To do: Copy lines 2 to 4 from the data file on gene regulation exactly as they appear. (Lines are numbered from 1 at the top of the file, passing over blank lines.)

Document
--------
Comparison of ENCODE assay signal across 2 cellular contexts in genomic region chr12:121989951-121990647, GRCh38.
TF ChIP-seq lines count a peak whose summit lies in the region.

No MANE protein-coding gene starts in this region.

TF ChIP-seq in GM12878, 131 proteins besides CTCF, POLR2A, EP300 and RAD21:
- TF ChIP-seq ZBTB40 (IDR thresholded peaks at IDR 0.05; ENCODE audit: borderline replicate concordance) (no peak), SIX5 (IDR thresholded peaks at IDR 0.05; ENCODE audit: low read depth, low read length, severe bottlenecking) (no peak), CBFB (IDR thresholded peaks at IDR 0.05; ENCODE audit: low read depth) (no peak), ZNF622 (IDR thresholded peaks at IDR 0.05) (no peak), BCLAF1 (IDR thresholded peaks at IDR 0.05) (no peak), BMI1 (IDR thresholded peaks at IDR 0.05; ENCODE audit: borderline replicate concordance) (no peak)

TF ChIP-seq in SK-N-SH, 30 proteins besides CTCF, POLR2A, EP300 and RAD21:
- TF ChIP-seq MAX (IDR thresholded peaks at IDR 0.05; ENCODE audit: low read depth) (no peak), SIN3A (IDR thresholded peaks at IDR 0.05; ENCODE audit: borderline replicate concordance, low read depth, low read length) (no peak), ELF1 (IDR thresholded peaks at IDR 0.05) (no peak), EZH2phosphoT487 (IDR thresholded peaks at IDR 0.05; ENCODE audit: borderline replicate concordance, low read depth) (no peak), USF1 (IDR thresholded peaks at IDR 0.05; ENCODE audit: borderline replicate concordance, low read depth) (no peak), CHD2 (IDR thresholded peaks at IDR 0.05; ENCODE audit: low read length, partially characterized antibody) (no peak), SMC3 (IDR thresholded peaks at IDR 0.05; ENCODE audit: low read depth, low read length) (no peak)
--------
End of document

TF ChIP-seq lines count a peak whose summit lies in the region.

No MANE protein-coding gene starts in this region.

TF ChIP-seq in GM12878, 131 proteins besides CTCF, POLR2A, EP300 and RAD21: